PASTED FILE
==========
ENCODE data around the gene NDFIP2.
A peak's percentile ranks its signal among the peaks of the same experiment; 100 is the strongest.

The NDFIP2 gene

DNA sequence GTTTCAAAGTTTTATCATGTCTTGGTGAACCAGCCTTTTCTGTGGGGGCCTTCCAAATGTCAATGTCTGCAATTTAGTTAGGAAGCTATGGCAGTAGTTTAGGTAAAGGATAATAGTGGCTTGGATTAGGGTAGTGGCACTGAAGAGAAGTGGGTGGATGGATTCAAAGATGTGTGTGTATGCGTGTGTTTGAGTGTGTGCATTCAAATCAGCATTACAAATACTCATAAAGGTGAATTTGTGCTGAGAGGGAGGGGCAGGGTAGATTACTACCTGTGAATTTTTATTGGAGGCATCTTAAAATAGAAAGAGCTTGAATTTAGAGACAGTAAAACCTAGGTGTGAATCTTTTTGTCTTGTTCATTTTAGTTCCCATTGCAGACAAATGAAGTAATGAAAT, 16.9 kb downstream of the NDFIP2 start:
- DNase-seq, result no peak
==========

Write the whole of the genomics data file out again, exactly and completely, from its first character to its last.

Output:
ENCODE data around the gene NDFIP2.
A peak's percentile ranks its signal among the peaks of the same experiment; 100 is the strongest.

The NDFIP2 gene

DNA sequence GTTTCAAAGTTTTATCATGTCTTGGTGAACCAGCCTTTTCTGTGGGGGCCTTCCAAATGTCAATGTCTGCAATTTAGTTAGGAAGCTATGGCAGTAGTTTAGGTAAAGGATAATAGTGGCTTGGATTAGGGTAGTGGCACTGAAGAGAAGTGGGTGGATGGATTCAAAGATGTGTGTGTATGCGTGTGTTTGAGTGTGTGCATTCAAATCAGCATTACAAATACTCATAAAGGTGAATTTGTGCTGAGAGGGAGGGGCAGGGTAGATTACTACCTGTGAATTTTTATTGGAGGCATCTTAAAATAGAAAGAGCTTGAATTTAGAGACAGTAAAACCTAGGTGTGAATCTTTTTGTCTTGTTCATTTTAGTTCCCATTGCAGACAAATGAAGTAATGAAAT, 16.9 kb downstream of the NDFIP2 start:
- DNase-seq, result no peak